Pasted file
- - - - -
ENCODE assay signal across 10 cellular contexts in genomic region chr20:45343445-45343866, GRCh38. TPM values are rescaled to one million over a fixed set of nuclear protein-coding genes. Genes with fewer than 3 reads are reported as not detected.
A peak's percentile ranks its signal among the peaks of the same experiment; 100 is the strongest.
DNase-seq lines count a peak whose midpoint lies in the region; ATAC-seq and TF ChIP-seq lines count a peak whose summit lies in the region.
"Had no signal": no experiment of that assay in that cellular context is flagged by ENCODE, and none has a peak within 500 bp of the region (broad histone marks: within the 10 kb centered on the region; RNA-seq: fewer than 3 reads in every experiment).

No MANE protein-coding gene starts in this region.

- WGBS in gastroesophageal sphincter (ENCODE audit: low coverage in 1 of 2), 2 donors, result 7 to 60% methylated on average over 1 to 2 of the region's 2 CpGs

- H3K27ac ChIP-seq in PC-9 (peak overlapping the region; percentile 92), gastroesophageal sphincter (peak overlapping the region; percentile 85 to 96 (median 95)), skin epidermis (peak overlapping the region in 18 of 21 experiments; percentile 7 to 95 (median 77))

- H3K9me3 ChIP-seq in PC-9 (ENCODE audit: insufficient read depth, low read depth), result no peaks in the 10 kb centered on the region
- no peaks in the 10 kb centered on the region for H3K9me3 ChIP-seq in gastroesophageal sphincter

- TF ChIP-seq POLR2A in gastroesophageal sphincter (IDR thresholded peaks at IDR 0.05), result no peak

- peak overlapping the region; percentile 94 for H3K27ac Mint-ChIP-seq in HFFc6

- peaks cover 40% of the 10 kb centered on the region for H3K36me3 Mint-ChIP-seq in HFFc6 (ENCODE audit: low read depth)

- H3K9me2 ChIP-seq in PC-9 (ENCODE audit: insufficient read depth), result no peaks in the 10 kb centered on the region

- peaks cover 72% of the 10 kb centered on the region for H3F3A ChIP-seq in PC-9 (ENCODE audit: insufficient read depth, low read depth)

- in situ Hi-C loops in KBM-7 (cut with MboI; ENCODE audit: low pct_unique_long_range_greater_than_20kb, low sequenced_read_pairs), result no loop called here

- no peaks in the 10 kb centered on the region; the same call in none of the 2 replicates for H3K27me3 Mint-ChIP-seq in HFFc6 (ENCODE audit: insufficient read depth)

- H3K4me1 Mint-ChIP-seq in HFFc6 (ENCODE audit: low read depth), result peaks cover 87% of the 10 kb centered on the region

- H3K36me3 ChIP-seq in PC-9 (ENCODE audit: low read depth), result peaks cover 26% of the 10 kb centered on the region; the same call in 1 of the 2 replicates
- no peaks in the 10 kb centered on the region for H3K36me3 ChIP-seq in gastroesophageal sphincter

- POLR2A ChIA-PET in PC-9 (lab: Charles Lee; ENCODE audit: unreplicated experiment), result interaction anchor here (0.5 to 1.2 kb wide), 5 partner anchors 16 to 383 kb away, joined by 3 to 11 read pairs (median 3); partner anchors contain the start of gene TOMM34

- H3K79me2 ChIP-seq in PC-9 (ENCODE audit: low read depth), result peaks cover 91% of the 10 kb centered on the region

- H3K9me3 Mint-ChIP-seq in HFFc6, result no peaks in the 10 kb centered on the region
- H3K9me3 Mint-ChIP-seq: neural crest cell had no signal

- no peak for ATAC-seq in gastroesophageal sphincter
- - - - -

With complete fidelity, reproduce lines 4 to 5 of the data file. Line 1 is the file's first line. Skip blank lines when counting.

"Had no signal": no experiment of that assay in that cellular context is flagged by ENCODE, and none has a peak within 500 bp of the region (broad histone marks: within the 10 kb centered on the region; RNA-seq: fewer than 3 reads in every experiment).

No MANE protein-coding gene starts in this region.